Changes in neuronal activation in patients with bipolar disorder during performance of a working memory task

Authors

  • Caleb M Adler,

    1. Bipolar and Psychotic Disorders Research Program, Department of Psychiatry, University of Cincinnati College of Medicine
    2. Center for Imaging Research, University of Cincinnati College of Medicine
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  • Scott K Holland,

    1. Imaging Research Center, Children's Hospital Medical Center, University of Cincinnati, Cincinnati, OH, USA
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  • Vince Schmithorst,

    1. Imaging Research Center, Children's Hospital Medical Center, University of Cincinnati, Cincinnati, OH, USA
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  • Michael J Tuchfarber,

    1. Bipolar and Psychotic Disorders Research Program, Department of Psychiatry, University of Cincinnati College of Medicine
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  • Stephen M Strakowski

    1. Bipolar and Psychotic Disorders Research Program, Department of Psychiatry, University of Cincinnati College of Medicine
    2. Center for Imaging Research, University of Cincinnati College of Medicine
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  • No authors have any commercial interests that might pose a conflict of interest in connection with this manuscript.

Caleb M. Adler MD, Department of Psychiatry, University of Cincinnati College of Medicine, 231 Albert Sabin Way, Cincinnati, OH 45267-0559, USA. Fax: 513 558 3399; e-mail: cal.adler@psychiatry.uc.edu

Abstract

Objectives:  Several lines of evidence suggest that deficits in cognition persist in bipolar patients during periods of euthymia. Working memory impairment has been observed in euthymic bipolar patients and noted to be a significant source of functional deficits in psychiatric disorders. Functional changes associated with these cognitive deficits however, remain poorly understood. We hypothesized that patients with bipolar disorder would demonstrate changes in neuronal activation in specific regions forming part of the working memory network.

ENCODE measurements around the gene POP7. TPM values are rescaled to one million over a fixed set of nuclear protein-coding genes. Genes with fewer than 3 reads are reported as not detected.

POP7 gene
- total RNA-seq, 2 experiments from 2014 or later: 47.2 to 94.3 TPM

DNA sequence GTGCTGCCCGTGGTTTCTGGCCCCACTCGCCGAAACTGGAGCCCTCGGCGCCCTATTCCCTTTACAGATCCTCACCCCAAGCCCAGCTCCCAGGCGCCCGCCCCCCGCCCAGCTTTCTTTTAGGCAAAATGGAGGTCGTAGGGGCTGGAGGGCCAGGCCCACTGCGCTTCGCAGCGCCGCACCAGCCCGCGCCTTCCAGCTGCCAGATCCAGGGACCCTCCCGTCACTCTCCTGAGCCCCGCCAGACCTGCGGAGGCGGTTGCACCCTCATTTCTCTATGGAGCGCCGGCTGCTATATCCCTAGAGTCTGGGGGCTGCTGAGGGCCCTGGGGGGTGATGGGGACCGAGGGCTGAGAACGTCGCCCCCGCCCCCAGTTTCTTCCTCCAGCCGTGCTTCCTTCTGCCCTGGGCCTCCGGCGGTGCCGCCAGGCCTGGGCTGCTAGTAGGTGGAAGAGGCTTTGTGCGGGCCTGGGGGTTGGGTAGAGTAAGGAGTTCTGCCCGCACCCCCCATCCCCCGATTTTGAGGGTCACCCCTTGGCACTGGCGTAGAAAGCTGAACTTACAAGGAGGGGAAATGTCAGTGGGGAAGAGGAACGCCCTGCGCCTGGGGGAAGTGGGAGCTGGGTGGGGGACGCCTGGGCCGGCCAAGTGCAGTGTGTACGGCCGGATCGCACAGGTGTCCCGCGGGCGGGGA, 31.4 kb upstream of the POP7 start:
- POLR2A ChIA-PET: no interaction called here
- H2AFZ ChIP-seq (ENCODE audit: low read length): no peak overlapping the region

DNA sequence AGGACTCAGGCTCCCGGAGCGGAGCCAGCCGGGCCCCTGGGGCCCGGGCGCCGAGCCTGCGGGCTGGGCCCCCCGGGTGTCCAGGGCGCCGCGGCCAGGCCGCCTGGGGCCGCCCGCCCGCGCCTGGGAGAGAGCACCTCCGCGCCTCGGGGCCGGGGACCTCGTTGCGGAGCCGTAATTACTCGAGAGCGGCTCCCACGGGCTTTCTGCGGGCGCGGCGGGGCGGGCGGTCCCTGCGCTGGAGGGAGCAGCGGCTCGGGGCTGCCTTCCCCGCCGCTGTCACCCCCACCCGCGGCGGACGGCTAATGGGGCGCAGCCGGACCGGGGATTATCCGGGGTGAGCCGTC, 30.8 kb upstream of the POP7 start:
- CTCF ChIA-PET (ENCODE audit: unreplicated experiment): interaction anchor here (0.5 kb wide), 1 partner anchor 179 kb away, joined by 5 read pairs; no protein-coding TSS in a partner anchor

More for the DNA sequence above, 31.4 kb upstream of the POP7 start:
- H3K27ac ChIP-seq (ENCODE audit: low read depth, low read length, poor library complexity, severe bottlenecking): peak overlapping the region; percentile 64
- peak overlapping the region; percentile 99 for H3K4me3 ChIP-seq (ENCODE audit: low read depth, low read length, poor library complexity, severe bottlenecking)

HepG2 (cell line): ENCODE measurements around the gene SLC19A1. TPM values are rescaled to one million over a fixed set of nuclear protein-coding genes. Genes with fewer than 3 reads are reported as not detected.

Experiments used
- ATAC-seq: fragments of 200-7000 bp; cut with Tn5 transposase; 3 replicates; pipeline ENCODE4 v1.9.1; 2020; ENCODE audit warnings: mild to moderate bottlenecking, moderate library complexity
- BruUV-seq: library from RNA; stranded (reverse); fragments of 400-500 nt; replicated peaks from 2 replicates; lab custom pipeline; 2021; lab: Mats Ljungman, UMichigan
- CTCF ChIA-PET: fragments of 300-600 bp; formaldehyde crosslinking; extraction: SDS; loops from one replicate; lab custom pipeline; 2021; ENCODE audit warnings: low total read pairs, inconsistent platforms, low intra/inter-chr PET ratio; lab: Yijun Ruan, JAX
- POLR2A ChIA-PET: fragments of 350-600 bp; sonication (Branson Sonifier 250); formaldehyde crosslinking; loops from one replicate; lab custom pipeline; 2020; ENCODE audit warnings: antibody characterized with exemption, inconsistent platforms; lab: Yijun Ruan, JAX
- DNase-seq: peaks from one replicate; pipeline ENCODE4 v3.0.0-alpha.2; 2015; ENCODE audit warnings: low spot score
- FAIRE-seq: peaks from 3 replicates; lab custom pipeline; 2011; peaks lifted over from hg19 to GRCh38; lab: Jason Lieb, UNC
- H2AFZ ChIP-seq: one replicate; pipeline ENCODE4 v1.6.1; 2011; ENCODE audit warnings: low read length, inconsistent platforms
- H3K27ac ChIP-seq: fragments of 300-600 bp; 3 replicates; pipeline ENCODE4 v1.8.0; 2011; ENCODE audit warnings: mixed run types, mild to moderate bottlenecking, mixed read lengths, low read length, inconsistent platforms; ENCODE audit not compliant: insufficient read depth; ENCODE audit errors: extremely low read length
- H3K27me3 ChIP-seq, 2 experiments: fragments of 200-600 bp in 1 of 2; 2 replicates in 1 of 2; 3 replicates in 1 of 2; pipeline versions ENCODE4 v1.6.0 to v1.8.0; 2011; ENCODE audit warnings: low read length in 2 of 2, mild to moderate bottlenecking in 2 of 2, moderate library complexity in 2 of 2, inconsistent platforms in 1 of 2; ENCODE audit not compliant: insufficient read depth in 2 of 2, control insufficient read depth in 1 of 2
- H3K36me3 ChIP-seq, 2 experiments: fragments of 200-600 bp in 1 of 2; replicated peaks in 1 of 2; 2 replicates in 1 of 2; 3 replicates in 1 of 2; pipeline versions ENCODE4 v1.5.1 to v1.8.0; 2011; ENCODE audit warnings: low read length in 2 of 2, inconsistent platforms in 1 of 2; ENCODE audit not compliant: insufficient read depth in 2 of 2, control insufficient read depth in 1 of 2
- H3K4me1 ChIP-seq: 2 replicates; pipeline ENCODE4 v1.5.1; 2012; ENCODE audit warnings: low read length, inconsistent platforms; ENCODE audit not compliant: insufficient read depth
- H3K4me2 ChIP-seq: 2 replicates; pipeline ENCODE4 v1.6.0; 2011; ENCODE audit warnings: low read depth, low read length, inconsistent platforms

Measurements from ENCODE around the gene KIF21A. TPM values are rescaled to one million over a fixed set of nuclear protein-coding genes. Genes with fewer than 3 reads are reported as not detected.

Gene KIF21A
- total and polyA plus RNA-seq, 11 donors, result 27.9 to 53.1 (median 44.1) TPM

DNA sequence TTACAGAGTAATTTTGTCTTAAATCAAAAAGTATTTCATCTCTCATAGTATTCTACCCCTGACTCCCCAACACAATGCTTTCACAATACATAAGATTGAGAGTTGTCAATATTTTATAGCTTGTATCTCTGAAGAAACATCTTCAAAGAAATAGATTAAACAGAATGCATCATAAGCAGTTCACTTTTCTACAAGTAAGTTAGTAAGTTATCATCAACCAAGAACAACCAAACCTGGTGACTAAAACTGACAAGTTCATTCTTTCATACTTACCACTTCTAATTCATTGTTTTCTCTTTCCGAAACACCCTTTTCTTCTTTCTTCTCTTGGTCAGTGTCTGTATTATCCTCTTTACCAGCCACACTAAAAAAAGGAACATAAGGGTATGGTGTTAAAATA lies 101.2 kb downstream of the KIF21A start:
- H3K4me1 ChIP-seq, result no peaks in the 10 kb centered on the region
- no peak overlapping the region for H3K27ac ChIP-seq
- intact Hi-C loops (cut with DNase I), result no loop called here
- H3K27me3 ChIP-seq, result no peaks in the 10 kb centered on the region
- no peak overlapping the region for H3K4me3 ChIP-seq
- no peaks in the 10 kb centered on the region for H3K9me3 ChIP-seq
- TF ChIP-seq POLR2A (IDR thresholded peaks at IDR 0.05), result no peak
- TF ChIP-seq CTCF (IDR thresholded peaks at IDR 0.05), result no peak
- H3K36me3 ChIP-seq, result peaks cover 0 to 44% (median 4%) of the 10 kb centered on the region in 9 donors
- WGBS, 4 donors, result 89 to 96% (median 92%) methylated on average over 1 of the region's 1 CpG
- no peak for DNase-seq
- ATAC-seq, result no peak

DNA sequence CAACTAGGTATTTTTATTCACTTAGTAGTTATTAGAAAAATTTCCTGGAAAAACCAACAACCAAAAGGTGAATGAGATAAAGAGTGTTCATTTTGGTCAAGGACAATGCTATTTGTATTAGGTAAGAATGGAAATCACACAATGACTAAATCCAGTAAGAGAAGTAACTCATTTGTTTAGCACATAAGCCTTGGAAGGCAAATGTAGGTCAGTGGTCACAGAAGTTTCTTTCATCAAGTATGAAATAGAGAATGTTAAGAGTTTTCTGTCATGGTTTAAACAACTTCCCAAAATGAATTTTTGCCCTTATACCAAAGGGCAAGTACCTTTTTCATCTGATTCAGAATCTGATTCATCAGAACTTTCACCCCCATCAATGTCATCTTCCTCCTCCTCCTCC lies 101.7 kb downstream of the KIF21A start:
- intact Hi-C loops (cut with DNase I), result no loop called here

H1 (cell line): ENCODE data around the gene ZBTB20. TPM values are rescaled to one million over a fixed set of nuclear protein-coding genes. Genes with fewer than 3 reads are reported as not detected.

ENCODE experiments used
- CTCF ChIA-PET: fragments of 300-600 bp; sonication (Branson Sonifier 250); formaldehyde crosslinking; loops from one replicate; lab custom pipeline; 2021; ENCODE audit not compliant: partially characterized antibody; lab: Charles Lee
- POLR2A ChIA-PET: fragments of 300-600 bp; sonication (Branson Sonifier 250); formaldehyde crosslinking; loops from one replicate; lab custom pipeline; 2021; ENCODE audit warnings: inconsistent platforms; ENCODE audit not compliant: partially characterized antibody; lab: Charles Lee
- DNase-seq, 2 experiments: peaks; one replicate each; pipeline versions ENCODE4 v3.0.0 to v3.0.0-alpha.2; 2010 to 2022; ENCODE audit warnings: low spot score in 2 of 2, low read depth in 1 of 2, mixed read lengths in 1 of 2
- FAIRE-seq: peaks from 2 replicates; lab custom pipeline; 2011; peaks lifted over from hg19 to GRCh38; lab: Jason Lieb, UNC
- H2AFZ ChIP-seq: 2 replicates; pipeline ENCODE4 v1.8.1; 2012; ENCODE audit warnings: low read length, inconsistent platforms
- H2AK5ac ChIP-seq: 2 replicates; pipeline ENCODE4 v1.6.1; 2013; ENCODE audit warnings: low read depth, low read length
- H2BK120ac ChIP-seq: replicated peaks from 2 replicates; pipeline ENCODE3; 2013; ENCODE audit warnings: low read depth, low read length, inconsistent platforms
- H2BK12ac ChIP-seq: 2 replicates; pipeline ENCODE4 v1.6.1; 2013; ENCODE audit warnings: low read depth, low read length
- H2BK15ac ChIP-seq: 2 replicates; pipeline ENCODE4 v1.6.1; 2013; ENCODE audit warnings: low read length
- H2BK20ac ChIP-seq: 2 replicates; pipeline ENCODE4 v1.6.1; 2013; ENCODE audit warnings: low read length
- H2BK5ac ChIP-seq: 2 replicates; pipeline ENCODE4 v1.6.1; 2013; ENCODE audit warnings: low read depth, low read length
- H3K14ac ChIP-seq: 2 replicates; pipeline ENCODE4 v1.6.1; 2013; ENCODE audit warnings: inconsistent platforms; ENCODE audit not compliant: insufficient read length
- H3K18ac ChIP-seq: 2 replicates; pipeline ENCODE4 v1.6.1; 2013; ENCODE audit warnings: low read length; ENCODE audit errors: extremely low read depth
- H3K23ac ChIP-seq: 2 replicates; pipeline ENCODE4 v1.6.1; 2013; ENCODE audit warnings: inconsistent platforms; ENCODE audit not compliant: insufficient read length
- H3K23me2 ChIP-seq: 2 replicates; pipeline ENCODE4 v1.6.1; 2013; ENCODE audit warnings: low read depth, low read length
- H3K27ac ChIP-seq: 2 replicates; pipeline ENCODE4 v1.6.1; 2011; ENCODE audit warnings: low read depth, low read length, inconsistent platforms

Methods:  Fifteen euthymic bipolar patients and fifteen age- and gender-matched healthy controls were recruited. Subjects participated in fMRI scans during which a two-back working memory task alternated with a zero-back control/attention task using a block-design paradigm. Groups were analyzed separately, and intergroup comparisons were made using an exploratory, voxel-by-voxel analysis.

Results:  Bipolar patients performed more poorly on the cognitive tasks than did healthy controls (F = 3.77, p = 0.04). After covarying for task performance and reaction time, bipolar patients demonstrated significantly greater activation than healthy subjects in several regions including the fronto-polar prefrontal cortex, temporal cortex, basal ganglia, thalamus, and posterior parietal cortex. No areas showed a significant decrease in activation, compared with healthy controls.

Conclusions:  Our findings suggest that decreased working memory performance in bipolar patients reflects specific neurofunctional deficits. These deficits may represent primary areas of neuropathology or be secondary to neuropathology elsewhere in the working memory network. Continued research utilizing other imaging modalities may further clarify the underlying neuropathology involved in these cognitive deficits.

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